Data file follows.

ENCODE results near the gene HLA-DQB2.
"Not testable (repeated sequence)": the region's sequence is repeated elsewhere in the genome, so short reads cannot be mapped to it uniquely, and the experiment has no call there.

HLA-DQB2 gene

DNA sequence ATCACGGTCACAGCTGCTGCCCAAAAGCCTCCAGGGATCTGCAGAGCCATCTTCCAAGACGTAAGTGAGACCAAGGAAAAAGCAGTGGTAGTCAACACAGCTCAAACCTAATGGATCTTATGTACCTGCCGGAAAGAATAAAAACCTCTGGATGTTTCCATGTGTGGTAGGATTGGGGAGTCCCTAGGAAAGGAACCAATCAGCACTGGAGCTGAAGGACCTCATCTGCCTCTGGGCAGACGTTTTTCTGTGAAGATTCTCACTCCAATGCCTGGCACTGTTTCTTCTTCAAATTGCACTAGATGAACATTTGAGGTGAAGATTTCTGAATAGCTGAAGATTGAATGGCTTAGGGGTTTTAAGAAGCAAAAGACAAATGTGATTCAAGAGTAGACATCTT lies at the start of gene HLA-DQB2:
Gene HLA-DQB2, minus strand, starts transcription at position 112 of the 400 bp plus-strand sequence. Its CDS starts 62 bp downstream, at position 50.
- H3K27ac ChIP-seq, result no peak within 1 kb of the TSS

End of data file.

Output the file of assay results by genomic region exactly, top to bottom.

ENCODE results near the gene HLA-DQB2.
"Not testable (repeated sequence)": the region's sequence is repeated elsewhere in the genome, so short reads cannot be mapped to it uniquely, and the experiment has no call there.

HLA-DQB2 gene

DNA sequence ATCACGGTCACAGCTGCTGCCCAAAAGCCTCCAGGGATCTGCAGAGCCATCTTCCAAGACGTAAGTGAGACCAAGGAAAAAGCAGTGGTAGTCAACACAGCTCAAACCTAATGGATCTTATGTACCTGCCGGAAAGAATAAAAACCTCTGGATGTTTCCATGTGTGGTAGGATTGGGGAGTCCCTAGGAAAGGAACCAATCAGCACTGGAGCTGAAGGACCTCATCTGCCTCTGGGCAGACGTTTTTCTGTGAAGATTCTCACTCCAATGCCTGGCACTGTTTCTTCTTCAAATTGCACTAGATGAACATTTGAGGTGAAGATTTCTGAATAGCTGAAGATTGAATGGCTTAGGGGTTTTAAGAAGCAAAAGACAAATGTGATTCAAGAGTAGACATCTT lies at the start of gene HLA-DQB2:
Gene HLA-DQB2, minus strand, starts transcription at position 112 of the 400 bp plus-strand sequence. Its CDS starts 62 bp downstream, at position 50.
- H3K27ac ChIP-seq, result no peak within 1 kb of the TSS